The "Unknown Kernel" or "Unsupported Kernel" messages are somewhat common. In this article, we aim to help troubleshoot this error further.
First of all, run the following script to check your kernel's compatibility with KernelCare:
curl -s -L https://kernelcare.com/checker | python
Check what output do you get and follow the steps below.
If the checker script shows the "Compatible" output, KernelCare does support your system. There may be some caveats with much older or newest kernels, but we'll get to that a bit later.
Make sure that you use the latest KernelCare release. Update the package via your package manager (the example below is for RHEL-based systems):
yum update kernelcare
The Unknown Kernel message should be gone by now. If it doesn't, it means that KernelCare doesn't recognize the kernel you're using. You either use the newest kernel or you use an operating system release that is completely not supported by KernelCare. Please check your OS type/release, and your kernel's version:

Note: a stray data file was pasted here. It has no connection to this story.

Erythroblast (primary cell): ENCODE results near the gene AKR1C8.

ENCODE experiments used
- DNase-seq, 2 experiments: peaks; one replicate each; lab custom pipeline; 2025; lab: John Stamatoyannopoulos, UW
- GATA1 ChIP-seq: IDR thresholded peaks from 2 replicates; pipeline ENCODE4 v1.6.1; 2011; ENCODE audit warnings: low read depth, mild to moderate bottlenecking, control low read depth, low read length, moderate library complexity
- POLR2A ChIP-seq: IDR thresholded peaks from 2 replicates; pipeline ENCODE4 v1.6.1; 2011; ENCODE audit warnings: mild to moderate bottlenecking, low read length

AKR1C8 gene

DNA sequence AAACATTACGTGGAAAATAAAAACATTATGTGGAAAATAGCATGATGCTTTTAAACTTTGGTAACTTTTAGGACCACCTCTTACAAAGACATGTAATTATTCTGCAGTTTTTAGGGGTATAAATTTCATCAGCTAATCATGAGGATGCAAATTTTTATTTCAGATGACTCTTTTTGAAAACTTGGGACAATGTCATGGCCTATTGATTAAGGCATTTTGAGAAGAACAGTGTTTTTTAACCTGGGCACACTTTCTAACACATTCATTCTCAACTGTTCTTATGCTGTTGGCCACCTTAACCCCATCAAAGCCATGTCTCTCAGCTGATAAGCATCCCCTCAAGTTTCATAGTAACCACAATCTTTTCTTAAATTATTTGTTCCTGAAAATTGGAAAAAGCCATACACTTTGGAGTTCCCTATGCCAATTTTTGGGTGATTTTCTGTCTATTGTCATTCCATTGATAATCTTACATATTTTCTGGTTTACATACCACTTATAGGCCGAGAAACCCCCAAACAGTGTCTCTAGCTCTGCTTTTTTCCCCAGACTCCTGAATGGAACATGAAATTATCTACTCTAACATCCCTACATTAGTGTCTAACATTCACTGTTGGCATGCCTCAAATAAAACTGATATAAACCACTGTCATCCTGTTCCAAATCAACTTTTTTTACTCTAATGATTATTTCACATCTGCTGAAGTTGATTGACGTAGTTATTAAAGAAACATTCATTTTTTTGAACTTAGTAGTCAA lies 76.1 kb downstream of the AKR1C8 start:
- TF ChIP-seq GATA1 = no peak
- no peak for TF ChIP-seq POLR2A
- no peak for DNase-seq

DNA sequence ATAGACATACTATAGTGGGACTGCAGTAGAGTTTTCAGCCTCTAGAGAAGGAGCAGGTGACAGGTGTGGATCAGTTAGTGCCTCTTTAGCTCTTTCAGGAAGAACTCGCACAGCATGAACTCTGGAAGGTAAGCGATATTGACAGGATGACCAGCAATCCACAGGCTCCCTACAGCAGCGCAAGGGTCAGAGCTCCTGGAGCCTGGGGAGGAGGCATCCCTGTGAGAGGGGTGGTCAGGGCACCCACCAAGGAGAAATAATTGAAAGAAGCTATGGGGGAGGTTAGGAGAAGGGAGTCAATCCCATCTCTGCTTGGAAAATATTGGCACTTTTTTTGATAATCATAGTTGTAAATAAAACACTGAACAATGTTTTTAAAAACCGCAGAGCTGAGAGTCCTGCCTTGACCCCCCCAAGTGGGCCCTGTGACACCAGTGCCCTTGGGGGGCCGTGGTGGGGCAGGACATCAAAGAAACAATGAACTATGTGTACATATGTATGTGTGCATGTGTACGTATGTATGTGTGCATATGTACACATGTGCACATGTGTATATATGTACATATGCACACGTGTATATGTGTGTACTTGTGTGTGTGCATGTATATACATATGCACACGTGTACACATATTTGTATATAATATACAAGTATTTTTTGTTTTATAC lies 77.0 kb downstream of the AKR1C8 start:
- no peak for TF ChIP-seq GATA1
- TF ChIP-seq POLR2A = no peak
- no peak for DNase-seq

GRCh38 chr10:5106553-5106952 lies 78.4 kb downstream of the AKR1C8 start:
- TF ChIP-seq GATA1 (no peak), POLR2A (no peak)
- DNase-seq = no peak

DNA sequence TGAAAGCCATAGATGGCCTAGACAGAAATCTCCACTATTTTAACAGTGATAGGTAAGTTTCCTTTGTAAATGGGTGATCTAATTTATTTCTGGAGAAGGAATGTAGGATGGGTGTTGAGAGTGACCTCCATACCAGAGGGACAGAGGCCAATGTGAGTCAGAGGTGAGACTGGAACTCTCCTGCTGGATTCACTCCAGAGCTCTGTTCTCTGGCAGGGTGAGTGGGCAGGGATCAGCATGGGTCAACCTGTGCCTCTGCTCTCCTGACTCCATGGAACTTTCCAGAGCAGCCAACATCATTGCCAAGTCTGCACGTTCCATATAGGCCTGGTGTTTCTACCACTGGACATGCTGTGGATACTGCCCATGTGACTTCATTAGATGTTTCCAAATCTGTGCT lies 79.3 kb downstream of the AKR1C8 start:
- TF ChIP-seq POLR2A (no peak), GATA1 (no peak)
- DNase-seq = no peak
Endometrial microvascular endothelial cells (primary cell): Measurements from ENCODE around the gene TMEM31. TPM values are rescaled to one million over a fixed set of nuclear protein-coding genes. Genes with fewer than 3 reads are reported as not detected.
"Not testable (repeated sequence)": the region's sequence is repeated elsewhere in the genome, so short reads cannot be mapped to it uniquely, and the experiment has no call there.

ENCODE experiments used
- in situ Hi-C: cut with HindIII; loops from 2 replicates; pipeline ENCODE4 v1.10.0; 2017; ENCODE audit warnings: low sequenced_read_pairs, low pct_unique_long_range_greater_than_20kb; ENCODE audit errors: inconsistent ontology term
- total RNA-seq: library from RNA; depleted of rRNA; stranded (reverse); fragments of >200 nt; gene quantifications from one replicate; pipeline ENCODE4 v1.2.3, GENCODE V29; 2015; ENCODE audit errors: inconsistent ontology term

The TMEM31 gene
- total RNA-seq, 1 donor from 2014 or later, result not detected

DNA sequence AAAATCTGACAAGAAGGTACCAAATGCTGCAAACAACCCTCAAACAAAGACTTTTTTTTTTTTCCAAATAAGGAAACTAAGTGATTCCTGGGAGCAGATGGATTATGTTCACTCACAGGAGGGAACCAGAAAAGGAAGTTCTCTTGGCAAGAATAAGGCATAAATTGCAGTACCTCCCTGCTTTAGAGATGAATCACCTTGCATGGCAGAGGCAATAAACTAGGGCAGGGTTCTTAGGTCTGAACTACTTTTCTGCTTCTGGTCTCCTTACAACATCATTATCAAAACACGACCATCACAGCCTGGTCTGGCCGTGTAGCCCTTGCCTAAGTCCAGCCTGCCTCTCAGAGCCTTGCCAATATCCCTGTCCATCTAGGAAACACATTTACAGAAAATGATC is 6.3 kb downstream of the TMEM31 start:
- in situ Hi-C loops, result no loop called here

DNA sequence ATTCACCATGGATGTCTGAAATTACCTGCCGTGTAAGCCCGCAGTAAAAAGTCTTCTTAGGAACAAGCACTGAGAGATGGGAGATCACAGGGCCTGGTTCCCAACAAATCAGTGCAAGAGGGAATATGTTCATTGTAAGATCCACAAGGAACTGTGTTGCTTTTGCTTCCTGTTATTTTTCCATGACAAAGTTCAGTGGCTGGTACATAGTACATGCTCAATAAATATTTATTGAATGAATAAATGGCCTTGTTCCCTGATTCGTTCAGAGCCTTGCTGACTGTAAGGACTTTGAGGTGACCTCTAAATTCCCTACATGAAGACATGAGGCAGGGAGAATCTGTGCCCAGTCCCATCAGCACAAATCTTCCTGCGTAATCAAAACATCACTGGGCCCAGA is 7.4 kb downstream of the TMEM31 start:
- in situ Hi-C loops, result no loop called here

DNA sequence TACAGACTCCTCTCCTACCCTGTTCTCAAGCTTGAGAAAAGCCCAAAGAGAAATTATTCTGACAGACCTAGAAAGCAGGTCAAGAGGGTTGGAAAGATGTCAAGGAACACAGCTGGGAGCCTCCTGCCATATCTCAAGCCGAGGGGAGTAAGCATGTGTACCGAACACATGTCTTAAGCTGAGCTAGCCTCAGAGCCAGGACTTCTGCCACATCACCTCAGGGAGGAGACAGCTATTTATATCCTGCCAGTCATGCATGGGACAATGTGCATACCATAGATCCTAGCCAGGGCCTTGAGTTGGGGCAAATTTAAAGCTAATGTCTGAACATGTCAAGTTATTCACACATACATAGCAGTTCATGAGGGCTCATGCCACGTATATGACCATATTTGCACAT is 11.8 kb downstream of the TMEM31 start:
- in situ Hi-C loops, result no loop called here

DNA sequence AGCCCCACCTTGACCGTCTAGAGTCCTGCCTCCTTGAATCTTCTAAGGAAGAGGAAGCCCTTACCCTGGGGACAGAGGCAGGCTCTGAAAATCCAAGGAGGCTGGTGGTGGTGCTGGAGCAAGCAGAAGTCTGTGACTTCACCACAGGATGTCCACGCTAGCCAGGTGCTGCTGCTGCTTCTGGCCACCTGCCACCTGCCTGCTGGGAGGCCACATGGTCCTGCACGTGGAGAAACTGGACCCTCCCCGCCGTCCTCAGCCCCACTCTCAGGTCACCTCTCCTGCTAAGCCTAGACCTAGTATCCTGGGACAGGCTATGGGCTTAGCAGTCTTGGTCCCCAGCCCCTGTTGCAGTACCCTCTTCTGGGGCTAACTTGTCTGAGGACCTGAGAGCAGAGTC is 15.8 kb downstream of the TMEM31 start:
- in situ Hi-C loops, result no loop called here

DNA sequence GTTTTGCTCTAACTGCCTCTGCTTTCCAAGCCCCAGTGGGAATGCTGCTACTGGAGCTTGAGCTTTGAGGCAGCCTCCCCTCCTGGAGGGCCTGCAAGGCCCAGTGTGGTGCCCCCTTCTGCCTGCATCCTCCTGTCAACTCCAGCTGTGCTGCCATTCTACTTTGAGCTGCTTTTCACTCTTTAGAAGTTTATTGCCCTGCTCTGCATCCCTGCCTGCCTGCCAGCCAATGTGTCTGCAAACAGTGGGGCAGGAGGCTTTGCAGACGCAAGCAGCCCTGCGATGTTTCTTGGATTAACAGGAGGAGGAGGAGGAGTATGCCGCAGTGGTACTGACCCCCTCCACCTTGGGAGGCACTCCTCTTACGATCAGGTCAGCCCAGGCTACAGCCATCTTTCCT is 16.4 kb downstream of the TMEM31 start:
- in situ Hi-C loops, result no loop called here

Go to https://patches.kernelcare.com/ and check if your OS is supported (select your OS from the drop-down list) and your kernel version.
If your kernel version is older than the ones we have on the Patches page, you need to update the kernel to the version that we support and reboot the server just this once.
If your kernel version is the newest, chances are we haven't added the support for it just yet. Usually, we add KC support for the new kernels within 3-4 days since its release. Since the new kernels have no vulnerabilities (and if they do, we'll speed things up on our end), it's safe to ignore the "Unknown Kernel" message. If you wish, you may add the following line to your /etc/sysconfig/kcare/kcare.conf file:
KernelCare doesn't recognize the kernel. It means that you either use the newest kernel or you use an operating system release that is completely not supported by KernelCare. Please check your OS type/release here:
If you find your OS in the KernelCare compatible list, check the "Compatible" instructions above.
If you don't see your OS in the list, it is not possible to use KernelCare on the server. Please stay tuned to our blog to be notified when we add new supported OS.
Unsupported; Inside Container
KernelCare is running inside the container, it is unable to patch the kernel. You should install and use KernelCare on your node server, not inside the container.
If you have any doubts, you can contact our support team to double-check.